Located on the surface of cells of all living things lay many thousands of different complex sugar molecules (glycoconjugates) projecting outward from their loose anchors like moving antennae. Genetically unique, these molecules comprise a protective coating for the cell and perform many functions including cell recognition and signaling. Lectins are a class of protein molecules capable of using these sugar moieties to bind to the surface of cells. Lectins provide the way for one molecule to stick to another molecule without any immunity involved. Lectins play a wide role in health, but their ability to influence the inflammatory process indicates they are involved in inflammatory bowel disease, rheumatoid arthritis and even weight gain. Lectins' potential involvement in many aspects of our health caused DJ Freed, MD to state, "Lectins are causes in search of diseases."

This article will introduce you to the world of lectins, the "sticky proteins" we deal with from day to day in our diets and our bodily systems. Furthermore, you will learn how you can build up your defenses against what could be a hidden cause behind many of our health concerns.

Learning About Lectins

Lectins, not to be confused with the endocrine hormone leptin, are types of proteins commonly found in nature in foods such as fruits, vegetables, and seafood, but especially grains, beans and seeds. They are present in about 30 percent of the American diet and are not degraded by stomach acid or proteolytic enzymes, making them virtually resistant to digestion. Microbes carry lectins and use them for attachment to the host cells. The human body contains lectins: 1) On the vascular endothelial linings (selectins) in order for blood cells to escape into the tissues; 2) In the liver to capture microorganisms, and 3) As opsonins, substances that coat foreign antigens, making them more susceptible to phagocytosis (the process where immune cells digest and destroy foreign invaders) by the white blood cells. C-reactive protein (CRP) and mannose-binding protein (MBP) are two examples of opsonins.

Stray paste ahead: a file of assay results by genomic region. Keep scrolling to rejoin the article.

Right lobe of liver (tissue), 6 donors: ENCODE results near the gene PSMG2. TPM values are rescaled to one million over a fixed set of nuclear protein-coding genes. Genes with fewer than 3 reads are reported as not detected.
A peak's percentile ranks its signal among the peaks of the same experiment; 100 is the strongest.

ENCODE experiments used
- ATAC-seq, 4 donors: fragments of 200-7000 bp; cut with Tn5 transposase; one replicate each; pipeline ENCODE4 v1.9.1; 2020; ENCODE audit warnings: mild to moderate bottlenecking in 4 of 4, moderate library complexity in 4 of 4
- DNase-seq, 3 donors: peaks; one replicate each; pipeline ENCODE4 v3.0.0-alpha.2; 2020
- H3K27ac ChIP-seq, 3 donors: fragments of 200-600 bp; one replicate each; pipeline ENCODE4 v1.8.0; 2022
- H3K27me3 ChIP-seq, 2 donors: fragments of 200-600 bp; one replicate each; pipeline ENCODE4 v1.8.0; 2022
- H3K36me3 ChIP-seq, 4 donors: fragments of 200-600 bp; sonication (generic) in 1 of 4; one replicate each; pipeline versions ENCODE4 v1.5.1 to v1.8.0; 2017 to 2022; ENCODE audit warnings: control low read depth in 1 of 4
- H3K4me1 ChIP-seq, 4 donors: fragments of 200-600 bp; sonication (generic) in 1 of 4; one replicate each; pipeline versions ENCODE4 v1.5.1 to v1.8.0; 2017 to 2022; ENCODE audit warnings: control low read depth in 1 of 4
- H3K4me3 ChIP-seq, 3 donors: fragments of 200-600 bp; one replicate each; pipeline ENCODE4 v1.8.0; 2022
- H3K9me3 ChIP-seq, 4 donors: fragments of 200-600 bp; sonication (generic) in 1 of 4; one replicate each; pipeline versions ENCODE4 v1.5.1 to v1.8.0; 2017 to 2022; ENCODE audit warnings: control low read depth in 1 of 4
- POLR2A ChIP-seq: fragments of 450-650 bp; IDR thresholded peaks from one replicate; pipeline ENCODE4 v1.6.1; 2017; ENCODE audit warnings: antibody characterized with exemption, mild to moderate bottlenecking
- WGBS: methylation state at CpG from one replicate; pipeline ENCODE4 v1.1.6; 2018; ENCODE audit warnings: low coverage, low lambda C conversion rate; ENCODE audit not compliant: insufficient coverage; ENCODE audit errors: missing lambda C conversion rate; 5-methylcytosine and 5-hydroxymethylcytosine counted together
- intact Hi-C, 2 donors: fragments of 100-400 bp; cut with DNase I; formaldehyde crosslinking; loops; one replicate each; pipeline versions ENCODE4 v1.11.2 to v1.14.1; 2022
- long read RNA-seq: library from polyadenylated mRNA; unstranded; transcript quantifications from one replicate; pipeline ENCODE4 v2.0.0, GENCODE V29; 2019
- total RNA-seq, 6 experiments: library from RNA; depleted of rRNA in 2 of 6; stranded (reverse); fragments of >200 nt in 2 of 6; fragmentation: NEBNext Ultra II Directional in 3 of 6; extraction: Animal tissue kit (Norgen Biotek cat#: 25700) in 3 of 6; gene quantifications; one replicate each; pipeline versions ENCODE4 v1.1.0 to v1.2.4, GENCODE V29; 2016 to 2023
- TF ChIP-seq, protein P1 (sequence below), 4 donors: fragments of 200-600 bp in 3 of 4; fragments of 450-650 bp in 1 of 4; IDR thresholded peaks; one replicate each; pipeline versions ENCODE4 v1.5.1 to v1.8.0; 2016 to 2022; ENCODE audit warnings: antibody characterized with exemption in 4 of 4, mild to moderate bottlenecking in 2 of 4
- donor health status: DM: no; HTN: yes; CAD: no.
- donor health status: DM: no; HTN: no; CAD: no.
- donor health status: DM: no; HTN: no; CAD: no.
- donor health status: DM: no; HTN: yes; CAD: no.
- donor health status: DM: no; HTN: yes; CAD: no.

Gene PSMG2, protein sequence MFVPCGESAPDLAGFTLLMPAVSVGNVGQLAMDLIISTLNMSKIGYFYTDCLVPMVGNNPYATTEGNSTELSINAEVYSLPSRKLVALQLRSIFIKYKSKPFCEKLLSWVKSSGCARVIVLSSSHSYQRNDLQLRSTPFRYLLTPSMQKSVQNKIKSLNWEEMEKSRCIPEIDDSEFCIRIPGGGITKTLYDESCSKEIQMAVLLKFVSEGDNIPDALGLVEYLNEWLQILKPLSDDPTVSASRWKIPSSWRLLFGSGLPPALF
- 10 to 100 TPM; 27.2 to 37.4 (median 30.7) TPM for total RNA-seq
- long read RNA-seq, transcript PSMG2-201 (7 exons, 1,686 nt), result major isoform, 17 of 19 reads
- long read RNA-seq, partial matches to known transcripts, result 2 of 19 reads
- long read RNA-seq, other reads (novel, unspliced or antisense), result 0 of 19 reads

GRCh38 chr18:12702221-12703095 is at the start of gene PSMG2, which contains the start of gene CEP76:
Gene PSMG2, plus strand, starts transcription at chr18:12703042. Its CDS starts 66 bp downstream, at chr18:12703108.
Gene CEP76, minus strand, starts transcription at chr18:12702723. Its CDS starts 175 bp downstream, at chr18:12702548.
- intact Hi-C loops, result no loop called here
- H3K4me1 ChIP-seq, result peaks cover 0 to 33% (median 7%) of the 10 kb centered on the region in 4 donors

The word "lectin" comes from the Latin phrase, "I choose," a befitting word choice since lectins are very specific as to what they will bind to. Lectins are also called agglutinins because in their binding to many cell surfaces they cause agglutination (cell clumping) reactions. Ricin, for example, from castor beans is such a potent lectin that just a minute amount is capable of causing death due to massive clotting of red blood cells from agglutination. Ricin even has been used as a murder weapon in espionage.